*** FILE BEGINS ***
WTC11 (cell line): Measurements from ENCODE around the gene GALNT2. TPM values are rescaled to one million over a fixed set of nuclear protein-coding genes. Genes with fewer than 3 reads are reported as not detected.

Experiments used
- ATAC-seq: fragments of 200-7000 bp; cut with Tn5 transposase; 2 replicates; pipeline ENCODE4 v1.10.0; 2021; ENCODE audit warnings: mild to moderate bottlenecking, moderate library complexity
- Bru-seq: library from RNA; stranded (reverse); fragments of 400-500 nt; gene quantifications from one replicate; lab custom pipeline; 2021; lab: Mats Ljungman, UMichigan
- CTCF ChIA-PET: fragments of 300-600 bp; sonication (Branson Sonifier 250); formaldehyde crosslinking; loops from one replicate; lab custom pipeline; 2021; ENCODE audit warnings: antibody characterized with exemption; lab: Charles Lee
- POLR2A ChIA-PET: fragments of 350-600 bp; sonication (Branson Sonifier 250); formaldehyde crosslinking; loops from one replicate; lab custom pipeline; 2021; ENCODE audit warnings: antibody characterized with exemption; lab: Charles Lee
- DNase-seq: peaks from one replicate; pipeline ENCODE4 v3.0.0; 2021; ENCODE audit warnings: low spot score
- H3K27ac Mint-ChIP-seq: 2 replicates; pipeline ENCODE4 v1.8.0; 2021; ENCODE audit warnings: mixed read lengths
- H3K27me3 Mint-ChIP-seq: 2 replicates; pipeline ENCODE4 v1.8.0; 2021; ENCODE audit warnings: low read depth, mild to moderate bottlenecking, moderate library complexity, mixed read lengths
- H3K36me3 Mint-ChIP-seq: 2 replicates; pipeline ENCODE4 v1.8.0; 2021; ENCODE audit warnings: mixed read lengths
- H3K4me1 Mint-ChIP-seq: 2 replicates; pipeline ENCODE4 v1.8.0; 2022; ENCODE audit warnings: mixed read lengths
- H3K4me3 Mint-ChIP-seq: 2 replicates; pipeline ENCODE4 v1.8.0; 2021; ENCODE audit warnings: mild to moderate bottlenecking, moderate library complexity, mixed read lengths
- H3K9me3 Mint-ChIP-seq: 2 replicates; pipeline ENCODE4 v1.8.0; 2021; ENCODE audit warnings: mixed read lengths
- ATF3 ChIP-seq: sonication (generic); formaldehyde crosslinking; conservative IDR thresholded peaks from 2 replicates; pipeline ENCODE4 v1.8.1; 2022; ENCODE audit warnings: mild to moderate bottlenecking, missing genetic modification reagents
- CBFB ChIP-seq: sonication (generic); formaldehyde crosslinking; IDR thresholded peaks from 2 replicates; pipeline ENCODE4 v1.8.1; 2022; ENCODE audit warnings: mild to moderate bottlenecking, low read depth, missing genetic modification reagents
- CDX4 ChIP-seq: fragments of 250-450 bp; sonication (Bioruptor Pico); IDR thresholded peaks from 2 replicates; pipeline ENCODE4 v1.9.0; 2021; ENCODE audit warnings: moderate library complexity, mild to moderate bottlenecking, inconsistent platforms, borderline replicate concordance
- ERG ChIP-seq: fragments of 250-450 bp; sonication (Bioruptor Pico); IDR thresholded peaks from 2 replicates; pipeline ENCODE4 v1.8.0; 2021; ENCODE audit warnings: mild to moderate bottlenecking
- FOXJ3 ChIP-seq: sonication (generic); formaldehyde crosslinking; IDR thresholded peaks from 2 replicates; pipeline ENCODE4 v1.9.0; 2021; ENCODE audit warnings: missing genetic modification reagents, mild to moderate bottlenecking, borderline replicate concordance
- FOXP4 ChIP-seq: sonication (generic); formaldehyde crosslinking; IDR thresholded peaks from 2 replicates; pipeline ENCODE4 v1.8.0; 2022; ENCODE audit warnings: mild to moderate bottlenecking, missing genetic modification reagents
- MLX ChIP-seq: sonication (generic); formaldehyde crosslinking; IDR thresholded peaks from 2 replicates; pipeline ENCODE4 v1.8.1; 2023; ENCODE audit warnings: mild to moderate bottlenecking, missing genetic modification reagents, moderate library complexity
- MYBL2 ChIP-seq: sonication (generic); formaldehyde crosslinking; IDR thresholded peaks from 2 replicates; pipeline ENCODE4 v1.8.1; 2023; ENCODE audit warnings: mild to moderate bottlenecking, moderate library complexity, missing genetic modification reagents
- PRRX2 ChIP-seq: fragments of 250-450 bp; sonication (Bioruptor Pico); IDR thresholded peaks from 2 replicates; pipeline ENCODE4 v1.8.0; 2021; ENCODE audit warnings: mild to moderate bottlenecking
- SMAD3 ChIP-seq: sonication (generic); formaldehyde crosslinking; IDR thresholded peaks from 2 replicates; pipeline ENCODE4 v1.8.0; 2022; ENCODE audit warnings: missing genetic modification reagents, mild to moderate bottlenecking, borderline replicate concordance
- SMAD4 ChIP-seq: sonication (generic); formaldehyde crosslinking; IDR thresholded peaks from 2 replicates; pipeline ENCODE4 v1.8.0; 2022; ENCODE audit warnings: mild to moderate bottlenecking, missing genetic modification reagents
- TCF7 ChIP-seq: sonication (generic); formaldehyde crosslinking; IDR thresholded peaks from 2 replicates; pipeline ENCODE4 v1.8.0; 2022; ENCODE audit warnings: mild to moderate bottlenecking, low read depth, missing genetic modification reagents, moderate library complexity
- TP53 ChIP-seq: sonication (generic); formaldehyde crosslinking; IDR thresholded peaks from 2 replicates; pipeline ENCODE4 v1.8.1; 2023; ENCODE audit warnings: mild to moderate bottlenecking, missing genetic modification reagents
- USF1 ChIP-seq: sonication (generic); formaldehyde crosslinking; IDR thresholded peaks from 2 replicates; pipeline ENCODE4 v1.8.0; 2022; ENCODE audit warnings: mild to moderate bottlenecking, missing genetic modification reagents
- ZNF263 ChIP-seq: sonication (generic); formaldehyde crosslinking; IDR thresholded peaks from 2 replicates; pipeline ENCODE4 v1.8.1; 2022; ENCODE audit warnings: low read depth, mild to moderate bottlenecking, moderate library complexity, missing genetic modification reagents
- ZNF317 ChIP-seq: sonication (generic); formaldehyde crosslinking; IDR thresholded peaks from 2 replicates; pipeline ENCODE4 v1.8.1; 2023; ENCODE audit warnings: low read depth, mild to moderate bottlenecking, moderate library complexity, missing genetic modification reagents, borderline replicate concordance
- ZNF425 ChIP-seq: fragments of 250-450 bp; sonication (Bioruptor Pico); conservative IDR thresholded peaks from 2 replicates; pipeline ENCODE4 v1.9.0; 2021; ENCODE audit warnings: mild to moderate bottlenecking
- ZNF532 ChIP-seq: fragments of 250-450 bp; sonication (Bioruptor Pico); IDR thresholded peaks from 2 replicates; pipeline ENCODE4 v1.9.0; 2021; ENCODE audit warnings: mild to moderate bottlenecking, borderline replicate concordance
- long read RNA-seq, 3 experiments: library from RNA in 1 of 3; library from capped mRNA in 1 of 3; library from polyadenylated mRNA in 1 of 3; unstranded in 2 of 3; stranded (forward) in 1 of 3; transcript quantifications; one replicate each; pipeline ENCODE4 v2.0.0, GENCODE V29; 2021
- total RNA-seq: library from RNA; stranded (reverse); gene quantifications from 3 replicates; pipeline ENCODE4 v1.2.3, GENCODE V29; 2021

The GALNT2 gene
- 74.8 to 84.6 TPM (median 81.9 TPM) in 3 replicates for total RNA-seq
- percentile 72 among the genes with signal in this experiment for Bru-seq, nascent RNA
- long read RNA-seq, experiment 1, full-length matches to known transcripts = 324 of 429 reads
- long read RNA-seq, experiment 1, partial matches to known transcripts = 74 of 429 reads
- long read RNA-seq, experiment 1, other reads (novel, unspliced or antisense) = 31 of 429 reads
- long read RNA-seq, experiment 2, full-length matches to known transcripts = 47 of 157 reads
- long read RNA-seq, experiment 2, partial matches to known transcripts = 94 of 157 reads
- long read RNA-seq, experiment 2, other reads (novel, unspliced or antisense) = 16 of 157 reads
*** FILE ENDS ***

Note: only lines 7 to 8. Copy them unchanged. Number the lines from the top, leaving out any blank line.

- DNase-seq: peaks from one replicate; pipeline ENCODE4 v3.0.0; 2021; ENCODE audit warnings: low spot score
- H3K27ac Mint-ChIP-seq: 2 replicates; pipeline ENCODE4 v1.8.0; 2021; ENCODE audit warnings: mixed read lengths